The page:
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Targum investigates Holloway's claims of exam disruption during strike

University President Jonathan Holloway said that demonstrators interrupted an exam being administered during last week's faculty strike.  – Photo by

On the first day of the University's faculty strike last week, University President Jonathan Holloway sent a University-wide email in which he mentioned an incident where picketers supposedly disrupted a classroom while an exam was in session.

Sohan Saha, a senior in the School of Environmental and Biological Sciences and a picketer during the strike, said Holloway's statements were relatively accurate, except that he falsely insinuated the demonstration interfered with an ongoing exam.

"My initial reaction to the email was excitement. It was interesting to be singled out by the president of the University," Saha said. "I think it was great for the strike that he did that. It showed (how) far we were willing to go and how committed we were to the cause."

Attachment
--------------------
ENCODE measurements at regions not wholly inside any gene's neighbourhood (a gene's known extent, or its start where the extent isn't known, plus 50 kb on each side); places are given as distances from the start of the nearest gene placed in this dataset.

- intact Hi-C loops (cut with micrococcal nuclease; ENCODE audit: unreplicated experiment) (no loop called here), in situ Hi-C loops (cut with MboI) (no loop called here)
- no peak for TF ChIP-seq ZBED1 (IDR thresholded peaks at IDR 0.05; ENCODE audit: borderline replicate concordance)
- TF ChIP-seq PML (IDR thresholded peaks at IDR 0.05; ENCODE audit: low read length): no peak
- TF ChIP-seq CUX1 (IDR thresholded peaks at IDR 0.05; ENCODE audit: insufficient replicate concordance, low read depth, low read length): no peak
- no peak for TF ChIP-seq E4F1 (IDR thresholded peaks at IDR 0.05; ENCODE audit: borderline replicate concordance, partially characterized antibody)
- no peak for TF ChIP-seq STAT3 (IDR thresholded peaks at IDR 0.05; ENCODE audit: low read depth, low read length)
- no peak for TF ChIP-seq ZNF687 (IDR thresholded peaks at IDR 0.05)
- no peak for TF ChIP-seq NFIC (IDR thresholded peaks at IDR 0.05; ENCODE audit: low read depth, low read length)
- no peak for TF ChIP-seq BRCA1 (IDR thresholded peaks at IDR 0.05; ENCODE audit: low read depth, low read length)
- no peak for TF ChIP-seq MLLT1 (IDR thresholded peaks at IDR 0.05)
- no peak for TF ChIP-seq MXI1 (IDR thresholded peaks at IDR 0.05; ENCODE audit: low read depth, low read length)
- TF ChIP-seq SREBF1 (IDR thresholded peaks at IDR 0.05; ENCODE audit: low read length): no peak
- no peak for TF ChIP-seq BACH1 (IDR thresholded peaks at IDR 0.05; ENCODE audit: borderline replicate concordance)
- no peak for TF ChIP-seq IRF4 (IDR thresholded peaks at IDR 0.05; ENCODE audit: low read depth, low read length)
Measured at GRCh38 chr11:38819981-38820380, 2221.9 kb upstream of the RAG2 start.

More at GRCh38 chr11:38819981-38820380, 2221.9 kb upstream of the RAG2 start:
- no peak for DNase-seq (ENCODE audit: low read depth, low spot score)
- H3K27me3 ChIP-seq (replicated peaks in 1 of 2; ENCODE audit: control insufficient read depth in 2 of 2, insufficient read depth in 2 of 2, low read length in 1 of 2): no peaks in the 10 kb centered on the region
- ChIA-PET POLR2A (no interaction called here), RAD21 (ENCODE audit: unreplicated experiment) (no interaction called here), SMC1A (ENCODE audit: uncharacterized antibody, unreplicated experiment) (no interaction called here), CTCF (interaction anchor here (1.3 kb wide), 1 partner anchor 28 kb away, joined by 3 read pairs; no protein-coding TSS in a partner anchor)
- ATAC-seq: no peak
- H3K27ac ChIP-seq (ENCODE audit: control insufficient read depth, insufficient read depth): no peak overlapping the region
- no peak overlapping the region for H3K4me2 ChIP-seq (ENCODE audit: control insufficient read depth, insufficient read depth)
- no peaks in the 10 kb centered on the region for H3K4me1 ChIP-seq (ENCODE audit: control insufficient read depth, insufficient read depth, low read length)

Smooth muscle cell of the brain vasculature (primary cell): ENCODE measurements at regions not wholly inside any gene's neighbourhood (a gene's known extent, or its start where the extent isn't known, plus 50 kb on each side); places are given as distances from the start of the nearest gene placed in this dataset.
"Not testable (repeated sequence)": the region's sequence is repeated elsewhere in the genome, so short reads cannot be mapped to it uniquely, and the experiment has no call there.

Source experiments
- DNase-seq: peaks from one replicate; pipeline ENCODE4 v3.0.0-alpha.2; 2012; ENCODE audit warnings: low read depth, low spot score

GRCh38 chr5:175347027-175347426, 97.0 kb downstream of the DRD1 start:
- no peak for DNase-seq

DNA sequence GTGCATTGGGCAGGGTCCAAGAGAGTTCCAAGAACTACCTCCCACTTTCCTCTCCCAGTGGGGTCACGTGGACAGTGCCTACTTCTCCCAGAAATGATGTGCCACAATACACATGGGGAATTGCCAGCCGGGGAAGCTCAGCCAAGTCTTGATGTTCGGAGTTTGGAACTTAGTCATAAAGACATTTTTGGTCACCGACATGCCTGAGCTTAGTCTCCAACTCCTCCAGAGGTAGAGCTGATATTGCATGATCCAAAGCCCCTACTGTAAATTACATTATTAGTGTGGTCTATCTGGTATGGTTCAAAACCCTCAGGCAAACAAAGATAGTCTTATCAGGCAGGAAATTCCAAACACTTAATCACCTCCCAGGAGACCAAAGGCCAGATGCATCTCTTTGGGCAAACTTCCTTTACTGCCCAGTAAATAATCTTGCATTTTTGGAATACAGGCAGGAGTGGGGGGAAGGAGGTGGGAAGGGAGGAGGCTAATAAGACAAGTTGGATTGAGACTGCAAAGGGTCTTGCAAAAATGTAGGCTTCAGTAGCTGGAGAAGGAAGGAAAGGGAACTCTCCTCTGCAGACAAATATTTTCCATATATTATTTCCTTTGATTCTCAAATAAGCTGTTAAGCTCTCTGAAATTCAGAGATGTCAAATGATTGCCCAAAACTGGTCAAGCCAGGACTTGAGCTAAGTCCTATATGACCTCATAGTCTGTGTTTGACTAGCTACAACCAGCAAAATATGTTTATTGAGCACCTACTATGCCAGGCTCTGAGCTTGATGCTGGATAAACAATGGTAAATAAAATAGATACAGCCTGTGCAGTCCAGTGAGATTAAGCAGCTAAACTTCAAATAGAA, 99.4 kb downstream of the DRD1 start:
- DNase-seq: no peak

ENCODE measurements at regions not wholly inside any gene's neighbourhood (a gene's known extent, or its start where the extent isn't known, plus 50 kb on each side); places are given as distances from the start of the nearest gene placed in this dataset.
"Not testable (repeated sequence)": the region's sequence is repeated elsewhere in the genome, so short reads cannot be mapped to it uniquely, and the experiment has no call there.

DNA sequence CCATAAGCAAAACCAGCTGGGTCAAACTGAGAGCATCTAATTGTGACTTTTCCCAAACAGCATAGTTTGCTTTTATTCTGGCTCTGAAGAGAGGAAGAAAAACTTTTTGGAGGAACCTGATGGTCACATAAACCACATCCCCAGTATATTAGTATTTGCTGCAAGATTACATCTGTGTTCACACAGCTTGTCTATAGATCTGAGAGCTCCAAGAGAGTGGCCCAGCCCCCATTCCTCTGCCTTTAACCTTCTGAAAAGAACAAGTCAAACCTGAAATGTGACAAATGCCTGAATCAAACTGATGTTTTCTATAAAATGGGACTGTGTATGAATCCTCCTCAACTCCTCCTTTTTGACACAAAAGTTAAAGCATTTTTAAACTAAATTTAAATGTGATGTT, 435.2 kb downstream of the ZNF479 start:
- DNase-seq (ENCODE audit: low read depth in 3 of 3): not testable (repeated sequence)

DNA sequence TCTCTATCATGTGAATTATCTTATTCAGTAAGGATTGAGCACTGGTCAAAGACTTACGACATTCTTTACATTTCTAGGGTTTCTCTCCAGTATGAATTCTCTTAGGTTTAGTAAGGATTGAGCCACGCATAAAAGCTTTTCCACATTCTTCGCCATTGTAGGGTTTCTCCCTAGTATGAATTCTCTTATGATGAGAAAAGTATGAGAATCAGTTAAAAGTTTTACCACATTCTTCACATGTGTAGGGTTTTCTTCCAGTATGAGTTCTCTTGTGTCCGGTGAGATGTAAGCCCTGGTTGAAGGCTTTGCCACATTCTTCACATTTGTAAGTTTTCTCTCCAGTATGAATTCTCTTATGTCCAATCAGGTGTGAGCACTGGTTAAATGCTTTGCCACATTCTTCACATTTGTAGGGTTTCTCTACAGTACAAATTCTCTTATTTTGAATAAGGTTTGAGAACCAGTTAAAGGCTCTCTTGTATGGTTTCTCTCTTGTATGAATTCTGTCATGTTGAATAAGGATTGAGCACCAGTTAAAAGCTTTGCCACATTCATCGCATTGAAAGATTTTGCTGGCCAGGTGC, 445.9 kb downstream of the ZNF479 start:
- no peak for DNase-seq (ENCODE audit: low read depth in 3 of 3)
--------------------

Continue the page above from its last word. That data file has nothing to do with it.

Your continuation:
With respect to the specific incident, Saha said that demonstrators initially intended to quietly picket during an exam in a Digital Electronics class on Busch campus. The demonstrators actually entered the classroom before the exam began, he said.

"We were initially met with cheers and applause from the students, who agreed with our cause and did not want to take the exam," Saha said. "(But) the moment the professor walked in, they all went silent."

He said the demonstrators attempted to inform the professor, a first-year adjunct faculty member, about issues with pay inequity. She ultimately allowed students to leave the exam session without any academic penalties. At that time, approximately 15 students joined the demonstrators.

After the incident, the picketers performed other types of demonstrations, such as rallying outside the Holloway's private residence and in Trenton, Saha said. He and other demonstrators did not face any repercussions for their actions during the classroom demonstration.

While the strike is presently suspended, Saha said that if given the chance, he would be willing to host a similar demonstration again but would be more outspoken while communicating with the class.

"It was a great experience, we came to a good compromise, and after we left, the students who wanted to take the exam were able to do so without interruption," he said.

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